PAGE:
A longtime collaborator of Christopher Nolan, Corbould is equally impressed by his current boss, Mendes.
"Sam Mendes is great. He obviously comes from a more theatrical, character-based background which works really well from my point of view," Corbould says. "He's taken it from an out and out sheer action [picture] to an action thriller with characters. For me that's really important. The storyline and characters need to be involved with the action. There are lots of films out there if you just want to see wall to wall action go and see 'em. But what Sam has done with this? He's come from an unorthodox manner. I traditionally know how to do the big special effects, but he's taken how we are doing them as very different. And to me that's made it very interesting."
Corbould adds, "It's great seeing his twist on it. The script and storyline are probably one of the best I've ever come across on a Bond film. I was very excited about it."
In another corner of the 007 stage is a replica of London's Temple Underground station (although Charing Cross doubled for Temple during the in-city shoot). It features a tube tunnel that runs almost the full length of the stage. Inside the tunnel is half a tube car which was used for a scene where Silva escapes as the tube doors close and the train takes off. Bond (Craig or Craig's stunt double) then jumps on the top of the train. We didn't see the sequence that day, but follow up shots were being prepped as we walked by.
On another stage, workers were furiously racing to finish a gigantic Shanghai casino set. With filming scheduled to begin in just four days and a lot of work still needing to be done, art director Mark Holmes was admittedly nervous about making the date. Broccoli and Mendes will likely cut the art department some slack since this giant set was never part of the schedule. Originally, the casino scene was supposed to be shot on a pre-existing soundstage in China. When the filmmakers got to Shanghai they discovered it wasn't structurally fit to use which meant the "location" had to be re-created back at Pinewood. First, the exterior of the casino was built on top of the lot's outside water tank. This was necessary because the scene requires Bond to arrive at the establishment by boat. Once Bond gets inside he crossed over the interior of the casino is two stories with a large central open space for gambling and stairs twirling up to the second floor. It wasn't ready on the day we checked out the set, but the second floor will have a bar where Bond is expected to have a tete-a-tete with Sévérine (new Bond girl Bérénice Marlohe). The entire set up was fantastic and would be a perfect nightclub in any city. Unfortunately, like 99% of most movie sets it won't remain standing much longer.
Secrecy is a way of life on a Bond film, but there was one set our handlers were particularly closed lipped about. Built right next to the 007 stage, we were told the outdoor street of dark grey buildings and a dirt road was an "abandoned Japanese city on an island off Japan." Before our visit, we were told it was dressed with trams,bikes and lots of props. Oh, and it's where Bond meets Silva for the first time. But that was all we were told. Most interesting was a gigantic statue in the middle of a square that had been toppled to the ground. Strangely, the statue was designed in a Soviet era style, not something you'd expect to see in Japan. Curious.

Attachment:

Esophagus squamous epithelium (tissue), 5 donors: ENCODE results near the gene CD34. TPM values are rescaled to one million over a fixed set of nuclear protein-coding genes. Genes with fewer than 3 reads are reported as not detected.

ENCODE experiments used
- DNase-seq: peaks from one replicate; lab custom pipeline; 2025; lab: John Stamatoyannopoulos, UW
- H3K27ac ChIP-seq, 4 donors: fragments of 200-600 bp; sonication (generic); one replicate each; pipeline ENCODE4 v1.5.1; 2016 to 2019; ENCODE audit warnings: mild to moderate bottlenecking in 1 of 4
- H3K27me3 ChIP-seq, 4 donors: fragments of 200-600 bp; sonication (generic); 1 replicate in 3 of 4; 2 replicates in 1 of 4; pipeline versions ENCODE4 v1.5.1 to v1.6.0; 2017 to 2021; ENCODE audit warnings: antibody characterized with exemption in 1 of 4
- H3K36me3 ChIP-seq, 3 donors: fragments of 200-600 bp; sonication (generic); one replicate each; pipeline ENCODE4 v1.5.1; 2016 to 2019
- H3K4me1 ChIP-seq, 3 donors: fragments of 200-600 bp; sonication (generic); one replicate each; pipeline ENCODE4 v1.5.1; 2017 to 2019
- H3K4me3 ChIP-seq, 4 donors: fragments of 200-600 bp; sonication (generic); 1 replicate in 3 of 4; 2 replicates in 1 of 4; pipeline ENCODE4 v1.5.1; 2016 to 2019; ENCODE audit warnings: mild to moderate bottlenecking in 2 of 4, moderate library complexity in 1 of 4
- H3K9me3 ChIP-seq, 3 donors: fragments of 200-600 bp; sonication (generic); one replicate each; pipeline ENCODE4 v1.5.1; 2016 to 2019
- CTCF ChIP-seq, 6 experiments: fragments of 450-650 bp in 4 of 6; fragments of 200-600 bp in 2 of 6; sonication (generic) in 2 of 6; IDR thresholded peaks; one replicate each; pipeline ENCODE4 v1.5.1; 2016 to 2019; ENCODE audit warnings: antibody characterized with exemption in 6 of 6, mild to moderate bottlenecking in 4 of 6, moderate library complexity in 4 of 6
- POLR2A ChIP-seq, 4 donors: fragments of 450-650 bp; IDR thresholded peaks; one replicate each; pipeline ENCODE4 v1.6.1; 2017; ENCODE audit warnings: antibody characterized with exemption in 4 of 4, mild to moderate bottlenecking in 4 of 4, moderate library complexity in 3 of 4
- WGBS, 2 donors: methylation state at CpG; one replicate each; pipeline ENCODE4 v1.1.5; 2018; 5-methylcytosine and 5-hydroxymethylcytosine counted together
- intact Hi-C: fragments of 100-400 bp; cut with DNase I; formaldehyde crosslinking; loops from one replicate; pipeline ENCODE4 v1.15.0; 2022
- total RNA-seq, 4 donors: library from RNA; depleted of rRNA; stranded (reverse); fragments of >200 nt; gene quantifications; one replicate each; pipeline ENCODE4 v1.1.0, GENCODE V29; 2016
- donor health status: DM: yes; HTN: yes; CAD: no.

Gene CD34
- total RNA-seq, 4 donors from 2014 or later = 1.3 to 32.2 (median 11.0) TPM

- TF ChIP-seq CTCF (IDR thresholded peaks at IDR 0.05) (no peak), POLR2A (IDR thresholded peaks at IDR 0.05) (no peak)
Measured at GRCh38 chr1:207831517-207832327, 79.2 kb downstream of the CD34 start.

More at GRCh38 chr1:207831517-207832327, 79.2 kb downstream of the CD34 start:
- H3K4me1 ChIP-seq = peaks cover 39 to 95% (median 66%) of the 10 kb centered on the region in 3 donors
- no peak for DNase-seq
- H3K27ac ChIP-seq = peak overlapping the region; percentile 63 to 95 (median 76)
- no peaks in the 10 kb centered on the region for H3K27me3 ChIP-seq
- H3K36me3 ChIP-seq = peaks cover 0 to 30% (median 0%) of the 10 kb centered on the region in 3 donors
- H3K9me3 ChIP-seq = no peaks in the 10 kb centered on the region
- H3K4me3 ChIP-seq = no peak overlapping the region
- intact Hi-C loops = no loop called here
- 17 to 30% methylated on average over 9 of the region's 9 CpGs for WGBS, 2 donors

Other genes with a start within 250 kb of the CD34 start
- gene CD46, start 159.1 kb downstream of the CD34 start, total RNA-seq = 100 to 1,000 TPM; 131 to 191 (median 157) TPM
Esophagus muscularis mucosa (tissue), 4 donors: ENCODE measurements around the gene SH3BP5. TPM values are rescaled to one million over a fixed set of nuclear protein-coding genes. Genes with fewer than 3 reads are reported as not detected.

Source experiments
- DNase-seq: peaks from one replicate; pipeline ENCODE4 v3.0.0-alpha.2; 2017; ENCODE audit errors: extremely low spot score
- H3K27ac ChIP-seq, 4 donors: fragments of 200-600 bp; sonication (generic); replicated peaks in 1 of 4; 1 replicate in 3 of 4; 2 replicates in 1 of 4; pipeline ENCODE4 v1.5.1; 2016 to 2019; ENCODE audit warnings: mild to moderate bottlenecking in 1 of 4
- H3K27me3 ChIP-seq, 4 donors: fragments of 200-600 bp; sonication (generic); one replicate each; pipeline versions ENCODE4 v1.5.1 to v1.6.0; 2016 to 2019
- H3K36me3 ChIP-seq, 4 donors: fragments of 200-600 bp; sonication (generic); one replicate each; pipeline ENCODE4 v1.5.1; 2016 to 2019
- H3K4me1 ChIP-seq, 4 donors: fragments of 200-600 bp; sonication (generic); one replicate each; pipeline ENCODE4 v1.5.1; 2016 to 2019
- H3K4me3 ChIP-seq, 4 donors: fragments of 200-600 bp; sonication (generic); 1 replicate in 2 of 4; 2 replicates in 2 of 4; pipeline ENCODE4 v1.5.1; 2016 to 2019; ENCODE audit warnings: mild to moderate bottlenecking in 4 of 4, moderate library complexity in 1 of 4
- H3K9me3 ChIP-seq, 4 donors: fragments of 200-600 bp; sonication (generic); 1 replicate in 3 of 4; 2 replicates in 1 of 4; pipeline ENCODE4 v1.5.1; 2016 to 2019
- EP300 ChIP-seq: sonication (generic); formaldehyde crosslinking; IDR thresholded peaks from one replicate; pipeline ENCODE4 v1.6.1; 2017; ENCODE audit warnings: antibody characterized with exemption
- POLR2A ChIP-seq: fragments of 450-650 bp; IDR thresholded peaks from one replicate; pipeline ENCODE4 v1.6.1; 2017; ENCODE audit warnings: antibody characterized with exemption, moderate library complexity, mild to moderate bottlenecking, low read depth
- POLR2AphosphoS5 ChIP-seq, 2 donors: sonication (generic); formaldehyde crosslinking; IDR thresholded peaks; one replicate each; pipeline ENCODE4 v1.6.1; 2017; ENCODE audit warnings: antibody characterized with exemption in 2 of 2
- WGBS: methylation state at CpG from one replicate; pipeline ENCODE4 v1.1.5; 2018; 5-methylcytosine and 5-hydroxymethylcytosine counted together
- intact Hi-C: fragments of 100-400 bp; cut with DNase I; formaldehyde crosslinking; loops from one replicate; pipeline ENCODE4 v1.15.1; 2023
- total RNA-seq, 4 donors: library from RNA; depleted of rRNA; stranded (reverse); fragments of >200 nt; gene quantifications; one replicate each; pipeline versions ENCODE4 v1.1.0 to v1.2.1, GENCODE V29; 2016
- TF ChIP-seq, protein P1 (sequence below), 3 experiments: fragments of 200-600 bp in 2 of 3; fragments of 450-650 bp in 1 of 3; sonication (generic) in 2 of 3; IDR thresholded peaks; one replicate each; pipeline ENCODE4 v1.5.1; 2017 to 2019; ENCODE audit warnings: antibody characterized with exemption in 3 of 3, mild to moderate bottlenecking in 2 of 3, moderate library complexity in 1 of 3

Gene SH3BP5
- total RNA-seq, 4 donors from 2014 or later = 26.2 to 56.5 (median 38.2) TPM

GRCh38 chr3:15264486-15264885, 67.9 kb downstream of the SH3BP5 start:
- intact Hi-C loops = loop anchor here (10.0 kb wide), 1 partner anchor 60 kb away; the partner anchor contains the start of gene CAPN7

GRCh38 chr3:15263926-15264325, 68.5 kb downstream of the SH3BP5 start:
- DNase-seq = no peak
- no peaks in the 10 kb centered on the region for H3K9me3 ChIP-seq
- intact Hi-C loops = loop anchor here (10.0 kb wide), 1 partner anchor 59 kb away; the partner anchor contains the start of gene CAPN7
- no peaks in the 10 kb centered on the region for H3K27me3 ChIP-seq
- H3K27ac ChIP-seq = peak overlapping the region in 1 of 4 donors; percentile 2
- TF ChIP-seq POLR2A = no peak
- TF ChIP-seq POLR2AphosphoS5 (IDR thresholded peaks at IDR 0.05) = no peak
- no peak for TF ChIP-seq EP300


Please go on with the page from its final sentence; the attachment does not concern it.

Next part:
Producer Barbara Broccoli has walked by our very patient group twice. She's obviously aware of how long everyone has been waiting for the stunt to begin, but you can't rush an explosion. Especially when your global superstar is in the shot.
A member of the physical effects team comes by to suggest we put in ear plugs if we haven't already. The detonation is going to happen over the tunnel set - less than 200 feet from where we are sitting - and it's going to be loud.
For the first time since we sat in front of the monitors, Craig appears on screen. With a gun in his hand he rehearses the scene. Bond and Silva exchange a few words which we can't make out (Bardem is off screen). Craig then reacts as though he's heard something. He then falls to the side as though he's trying to escape something. And then they do it again. And one more time.
Finally, it's time for the one-take shot. Bond and Sylvia have their chat. And then…
And a gigantic hole explodes behind Craig's head in the roof of the tunnel station. It's effective and impressive. Tomorrow? The crew just has to guide 10 tons worth of tube carriages into that hole.
Just another day on the set of a James Bond flick.
"Skyfall" opens nationwide on Nov. 9